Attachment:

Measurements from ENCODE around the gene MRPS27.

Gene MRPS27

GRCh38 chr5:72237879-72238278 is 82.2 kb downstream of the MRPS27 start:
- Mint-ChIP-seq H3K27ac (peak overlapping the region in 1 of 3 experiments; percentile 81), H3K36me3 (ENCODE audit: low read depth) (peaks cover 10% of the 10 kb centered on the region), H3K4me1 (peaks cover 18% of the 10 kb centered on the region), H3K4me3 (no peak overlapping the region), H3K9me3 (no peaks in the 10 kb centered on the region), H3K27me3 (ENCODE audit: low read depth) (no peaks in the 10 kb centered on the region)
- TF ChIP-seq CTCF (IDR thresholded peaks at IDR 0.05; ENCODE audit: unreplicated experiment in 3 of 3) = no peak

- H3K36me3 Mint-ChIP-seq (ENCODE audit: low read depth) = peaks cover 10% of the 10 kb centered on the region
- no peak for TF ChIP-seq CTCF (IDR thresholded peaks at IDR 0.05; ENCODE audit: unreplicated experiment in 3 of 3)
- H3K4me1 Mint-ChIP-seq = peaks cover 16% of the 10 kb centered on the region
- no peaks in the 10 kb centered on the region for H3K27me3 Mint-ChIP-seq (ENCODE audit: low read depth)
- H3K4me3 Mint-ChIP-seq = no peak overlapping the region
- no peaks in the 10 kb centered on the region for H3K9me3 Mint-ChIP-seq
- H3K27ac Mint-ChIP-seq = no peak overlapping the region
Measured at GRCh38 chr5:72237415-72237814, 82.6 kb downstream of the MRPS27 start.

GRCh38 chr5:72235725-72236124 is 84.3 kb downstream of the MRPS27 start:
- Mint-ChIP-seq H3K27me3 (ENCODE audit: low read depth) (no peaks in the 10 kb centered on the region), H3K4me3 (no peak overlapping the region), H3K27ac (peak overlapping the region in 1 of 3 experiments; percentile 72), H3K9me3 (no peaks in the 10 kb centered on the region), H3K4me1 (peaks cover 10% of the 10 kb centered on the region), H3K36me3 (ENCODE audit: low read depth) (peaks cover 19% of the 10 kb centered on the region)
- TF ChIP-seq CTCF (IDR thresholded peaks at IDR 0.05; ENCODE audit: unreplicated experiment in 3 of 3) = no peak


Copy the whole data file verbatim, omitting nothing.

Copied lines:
Measurements from ENCODE around the gene MRPS27.

Gene MRPS27

GRCh38 chr5:72237879-72238278 is 82.2 kb downstream of the MRPS27 start:
- Mint-ChIP-seq H3K27ac (peak overlapping the region in 1 of 3 experiments; percentile 81), H3K36me3 (ENCODE audit: low read depth) (peaks cover 10% of the 10 kb centered on the region), H3K4me1 (peaks cover 18% of the 10 kb centered on the region), H3K4me3 (no peak overlapping the region), H3K9me3 (no peaks in the 10 kb centered on the region), H3K27me3 (ENCODE audit: low read depth) (no peaks in the 10 kb centered on the region)
- TF ChIP-seq CTCF (IDR thresholded peaks at IDR 0.05; ENCODE audit: unreplicated experiment in 3 of 3) = no peak

- H3K36me3 Mint-ChIP-seq (ENCODE audit: low read depth) = peaks cover 10% of the 10 kb centered on the region
- no peak for TF ChIP-seq CTCF (IDR thresholded peaks at IDR 0.05; ENCODE audit: unreplicated experiment in 3 of 3)
- H3K4me1 Mint-ChIP-seq = peaks cover 16% of the 10 kb centered on the region
- no peaks in the 10 kb centered on the region for H3K27me3 Mint-ChIP-seq (ENCODE audit: low read depth)
- H3K4me3 Mint-ChIP-seq = no peak overlapping the region
- no peaks in the 10 kb centered on the region for H3K9me3 Mint-ChIP-seq
- H3K27ac Mint-ChIP-seq = no peak overlapping the region
Measured at GRCh38 chr5:72237415-72237814, 82.6 kb downstream of the MRPS27 start.

GRCh38 chr5:72235725-72236124 is 84.3 kb downstream of the MRPS27 start:
- Mint-ChIP-seq H3K27me3 (ENCODE audit: low read depth) (no peaks in the 10 kb centered on the region), H3K4me3 (no peak overlapping the region), H3K27ac (peak overlapping the region in 1 of 3 experiments; percentile 72), H3K9me3 (no peaks in the 10 kb centered on the region), H3K4me1 (peaks cover 10% of the 10 kb centered on the region), H3K36me3 (ENCODE audit: low read depth) (peaks cover 19% of the 10 kb centered on the region)
- TF ChIP-seq CTCF (IDR thresholded peaks at IDR 0.05; ENCODE audit: unreplicated experiment in 3 of 3) = no peak